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Rugby World Cup: Australia enjoy a jibe at Cipriani

By Duncan Bech

Published 03/10/2015

Bring it on: Australia’s head coach Michael Cheika (left) and Adam Ashley-Cooper (right) yesterday at Twickenham
Bring it on: Australia’s head coach Michael Cheika (left) and Adam Ashley-Cooper (right) yesterday at Twickenham

Adam Ashley-Cooper has responded to Danny Cipriani's claim that not a single Australian would be good enough for England's team by mocking the fly-half's vanity.

Cipriani invited attention on to Stuart Lancaster's men on the eve of their critical showdown with the Wallabies, a match that will determine whether the hosts survive in their own World Cup.

"Not one Australian would get into that England team right now," said Cipriani, who was part of Lancaster's training squad for the tournament before being jettisoned at the final round of cuts.

Ashley-Cooper, who starts on the right wing at Twickenham tonight, has reacted by declaring Cipriani would not be considered by the Wallabies.

"It's just nice that Danny is talking about someone other than himself," Ashley-Cooper said. "He's a good bloke and I enjoy his selfies a lot. He can say what he likes, he wouldn't ever be a part of our team."

Australia have also come under fire from England's World Cup-winning mastermind Sir Clive Woodward, who insisted they are "not the brightest team". Wallaby coach Michael Cheika laughed off the barb.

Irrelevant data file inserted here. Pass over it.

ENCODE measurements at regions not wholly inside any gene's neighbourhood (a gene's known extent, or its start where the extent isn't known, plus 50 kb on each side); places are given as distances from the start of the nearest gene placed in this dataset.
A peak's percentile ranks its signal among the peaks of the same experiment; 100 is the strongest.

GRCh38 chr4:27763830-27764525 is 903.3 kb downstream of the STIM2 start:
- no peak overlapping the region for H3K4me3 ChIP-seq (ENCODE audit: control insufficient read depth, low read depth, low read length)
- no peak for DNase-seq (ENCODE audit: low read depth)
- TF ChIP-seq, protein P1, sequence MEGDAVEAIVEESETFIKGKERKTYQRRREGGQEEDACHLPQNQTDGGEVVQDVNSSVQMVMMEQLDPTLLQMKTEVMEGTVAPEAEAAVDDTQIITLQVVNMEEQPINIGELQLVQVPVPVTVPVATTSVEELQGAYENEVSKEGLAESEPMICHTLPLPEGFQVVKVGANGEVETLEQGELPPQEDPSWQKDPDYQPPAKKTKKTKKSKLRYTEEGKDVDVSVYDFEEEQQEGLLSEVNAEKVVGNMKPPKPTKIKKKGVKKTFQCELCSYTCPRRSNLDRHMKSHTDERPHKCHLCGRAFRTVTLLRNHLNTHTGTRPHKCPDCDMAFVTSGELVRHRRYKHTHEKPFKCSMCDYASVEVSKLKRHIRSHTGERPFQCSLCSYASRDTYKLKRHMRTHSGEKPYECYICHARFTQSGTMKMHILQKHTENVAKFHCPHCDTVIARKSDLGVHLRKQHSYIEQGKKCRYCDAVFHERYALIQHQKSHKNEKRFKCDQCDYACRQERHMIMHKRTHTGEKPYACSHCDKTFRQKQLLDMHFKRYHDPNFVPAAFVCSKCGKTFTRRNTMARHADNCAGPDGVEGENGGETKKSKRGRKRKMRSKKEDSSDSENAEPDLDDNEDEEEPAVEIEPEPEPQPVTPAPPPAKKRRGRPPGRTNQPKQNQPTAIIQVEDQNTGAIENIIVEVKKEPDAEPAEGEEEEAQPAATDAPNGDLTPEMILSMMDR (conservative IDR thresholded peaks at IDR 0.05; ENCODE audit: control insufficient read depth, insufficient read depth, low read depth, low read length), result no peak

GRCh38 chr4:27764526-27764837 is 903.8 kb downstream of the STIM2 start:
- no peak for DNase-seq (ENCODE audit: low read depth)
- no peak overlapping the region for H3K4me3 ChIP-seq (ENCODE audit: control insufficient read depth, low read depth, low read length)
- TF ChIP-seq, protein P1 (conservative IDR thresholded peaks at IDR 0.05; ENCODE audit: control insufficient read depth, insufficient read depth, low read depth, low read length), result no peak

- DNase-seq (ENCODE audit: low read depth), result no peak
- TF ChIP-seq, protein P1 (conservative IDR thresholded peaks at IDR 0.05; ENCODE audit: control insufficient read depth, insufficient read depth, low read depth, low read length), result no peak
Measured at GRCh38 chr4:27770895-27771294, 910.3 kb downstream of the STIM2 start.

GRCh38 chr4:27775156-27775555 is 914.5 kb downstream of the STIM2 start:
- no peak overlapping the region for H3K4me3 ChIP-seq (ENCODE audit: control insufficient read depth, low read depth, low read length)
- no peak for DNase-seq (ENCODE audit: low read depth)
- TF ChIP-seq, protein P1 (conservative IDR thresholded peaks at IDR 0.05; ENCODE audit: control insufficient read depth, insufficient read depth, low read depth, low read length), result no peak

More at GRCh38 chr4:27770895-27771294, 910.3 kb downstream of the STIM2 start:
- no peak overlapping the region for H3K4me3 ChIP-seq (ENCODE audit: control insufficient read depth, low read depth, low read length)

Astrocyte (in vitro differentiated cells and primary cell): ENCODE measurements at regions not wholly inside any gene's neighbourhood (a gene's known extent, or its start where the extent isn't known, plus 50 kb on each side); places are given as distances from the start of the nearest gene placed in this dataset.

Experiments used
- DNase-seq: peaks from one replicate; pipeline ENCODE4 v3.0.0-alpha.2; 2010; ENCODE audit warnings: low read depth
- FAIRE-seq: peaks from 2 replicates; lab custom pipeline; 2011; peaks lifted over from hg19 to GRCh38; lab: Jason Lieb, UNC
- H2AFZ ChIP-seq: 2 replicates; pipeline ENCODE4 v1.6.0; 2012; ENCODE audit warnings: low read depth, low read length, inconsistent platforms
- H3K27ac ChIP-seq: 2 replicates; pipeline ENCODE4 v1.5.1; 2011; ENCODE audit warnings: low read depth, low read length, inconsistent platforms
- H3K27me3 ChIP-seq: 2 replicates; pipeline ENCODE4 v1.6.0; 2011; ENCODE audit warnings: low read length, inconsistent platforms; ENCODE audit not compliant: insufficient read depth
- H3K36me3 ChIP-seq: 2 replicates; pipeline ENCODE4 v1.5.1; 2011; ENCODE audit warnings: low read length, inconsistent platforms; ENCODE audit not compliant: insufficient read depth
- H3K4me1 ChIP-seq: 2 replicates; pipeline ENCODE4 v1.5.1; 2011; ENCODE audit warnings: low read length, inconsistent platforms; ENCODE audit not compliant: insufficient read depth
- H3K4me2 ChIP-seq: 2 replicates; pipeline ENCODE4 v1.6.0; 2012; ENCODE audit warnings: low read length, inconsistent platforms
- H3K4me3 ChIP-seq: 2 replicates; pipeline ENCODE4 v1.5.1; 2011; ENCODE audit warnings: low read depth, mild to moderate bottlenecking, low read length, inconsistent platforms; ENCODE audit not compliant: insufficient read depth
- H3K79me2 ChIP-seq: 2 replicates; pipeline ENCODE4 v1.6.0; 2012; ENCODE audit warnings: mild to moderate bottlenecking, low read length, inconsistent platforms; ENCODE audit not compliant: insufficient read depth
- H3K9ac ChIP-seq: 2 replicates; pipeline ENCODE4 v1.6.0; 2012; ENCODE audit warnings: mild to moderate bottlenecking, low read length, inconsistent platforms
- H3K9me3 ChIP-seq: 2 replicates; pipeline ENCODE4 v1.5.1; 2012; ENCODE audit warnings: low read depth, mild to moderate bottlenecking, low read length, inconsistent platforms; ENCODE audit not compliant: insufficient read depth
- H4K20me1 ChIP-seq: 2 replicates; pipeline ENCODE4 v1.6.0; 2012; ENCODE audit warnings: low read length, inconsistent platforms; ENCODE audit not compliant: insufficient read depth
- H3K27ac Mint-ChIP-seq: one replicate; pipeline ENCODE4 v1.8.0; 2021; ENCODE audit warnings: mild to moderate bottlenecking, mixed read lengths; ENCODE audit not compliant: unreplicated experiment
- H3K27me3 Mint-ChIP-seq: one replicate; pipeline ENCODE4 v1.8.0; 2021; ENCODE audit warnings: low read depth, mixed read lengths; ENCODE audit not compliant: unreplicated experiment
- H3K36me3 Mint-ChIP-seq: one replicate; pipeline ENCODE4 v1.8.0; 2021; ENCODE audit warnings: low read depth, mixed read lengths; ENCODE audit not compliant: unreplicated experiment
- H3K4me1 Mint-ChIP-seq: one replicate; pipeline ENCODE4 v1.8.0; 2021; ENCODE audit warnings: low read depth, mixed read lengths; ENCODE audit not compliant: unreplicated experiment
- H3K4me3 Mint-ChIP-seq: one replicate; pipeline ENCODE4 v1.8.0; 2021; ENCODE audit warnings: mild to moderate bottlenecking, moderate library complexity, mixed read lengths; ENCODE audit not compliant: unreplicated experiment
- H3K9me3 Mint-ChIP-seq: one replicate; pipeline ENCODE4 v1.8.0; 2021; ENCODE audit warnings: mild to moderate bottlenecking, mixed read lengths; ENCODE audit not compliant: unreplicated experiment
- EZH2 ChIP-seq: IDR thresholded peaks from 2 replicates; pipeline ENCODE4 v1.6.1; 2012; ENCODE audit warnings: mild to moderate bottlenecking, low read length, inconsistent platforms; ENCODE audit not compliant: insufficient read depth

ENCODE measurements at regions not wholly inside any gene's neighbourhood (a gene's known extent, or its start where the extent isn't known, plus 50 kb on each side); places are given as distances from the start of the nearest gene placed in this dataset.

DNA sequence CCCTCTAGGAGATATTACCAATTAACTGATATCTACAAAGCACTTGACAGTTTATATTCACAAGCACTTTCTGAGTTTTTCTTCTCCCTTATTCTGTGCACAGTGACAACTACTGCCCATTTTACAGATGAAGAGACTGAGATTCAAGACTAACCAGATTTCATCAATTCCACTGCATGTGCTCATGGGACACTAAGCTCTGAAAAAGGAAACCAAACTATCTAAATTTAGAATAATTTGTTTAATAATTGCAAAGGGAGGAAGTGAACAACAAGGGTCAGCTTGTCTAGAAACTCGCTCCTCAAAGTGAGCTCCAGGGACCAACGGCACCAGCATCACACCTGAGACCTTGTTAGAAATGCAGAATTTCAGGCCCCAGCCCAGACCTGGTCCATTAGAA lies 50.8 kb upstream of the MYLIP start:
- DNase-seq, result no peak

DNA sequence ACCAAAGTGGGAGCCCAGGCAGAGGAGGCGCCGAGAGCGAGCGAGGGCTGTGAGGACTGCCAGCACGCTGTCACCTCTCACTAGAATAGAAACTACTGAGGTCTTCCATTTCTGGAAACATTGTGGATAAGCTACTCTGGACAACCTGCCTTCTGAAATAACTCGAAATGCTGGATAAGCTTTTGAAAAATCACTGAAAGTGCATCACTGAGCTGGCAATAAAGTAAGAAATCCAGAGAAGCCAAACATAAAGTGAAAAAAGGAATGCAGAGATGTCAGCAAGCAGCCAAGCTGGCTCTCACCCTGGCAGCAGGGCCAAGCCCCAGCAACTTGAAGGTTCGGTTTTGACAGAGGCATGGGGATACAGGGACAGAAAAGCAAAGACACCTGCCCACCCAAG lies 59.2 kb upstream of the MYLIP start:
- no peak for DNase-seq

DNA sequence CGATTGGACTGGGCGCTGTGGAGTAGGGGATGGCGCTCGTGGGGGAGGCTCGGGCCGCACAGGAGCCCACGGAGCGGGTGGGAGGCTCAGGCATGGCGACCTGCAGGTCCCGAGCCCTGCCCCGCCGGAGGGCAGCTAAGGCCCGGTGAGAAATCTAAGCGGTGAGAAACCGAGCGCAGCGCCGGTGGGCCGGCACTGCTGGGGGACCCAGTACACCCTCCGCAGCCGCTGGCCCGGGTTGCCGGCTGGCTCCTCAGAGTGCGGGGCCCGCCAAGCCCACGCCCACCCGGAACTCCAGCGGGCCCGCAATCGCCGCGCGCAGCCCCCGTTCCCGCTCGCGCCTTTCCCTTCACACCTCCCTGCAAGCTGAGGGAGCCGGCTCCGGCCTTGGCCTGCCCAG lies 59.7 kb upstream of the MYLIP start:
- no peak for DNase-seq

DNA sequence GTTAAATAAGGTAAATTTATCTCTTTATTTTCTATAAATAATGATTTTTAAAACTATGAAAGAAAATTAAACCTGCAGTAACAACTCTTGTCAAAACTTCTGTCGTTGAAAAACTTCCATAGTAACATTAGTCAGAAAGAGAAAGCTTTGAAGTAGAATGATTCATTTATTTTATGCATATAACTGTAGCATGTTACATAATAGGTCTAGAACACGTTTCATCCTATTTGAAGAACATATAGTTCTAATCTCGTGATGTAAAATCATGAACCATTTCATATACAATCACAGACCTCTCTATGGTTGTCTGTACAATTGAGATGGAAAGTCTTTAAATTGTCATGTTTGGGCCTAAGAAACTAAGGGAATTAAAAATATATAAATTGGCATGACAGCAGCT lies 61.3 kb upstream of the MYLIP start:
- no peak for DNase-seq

"Mr Woodward's right. I only got 300 out of 500 in my high school certificate," Cheika said.

"My mother wasn't happy with the results either, I can assure you. She begged me to study harder and somehow I got through, I don't know how. Fluked it, I suppose.

"Sometimes it's not intelligence but emotional intelligence that helps in this game.

"We're doing our best for our country. It's all a bit of fun and games, a bit of a snipe here and a snipe there, so I'm pretty comfortable with all that stuff."

Australia conducted their captain's run at Twickenham to the sound of ACDC's 'Thunderstruck' playing on the stadium speakers.

"I'm not sure how the song came about. One of the coaches, Stephen Larkham, who's a slightly random type, just decided to turn it on at training one day this week," he said.

"I didn't know much about it, I had to ask him about the song, it wouldn't always be my style of music, but I've come to love it now.

"We know the pain and how difficult the game's going to be so we just want to have a bit of fun as well."

Belfast Telegraph

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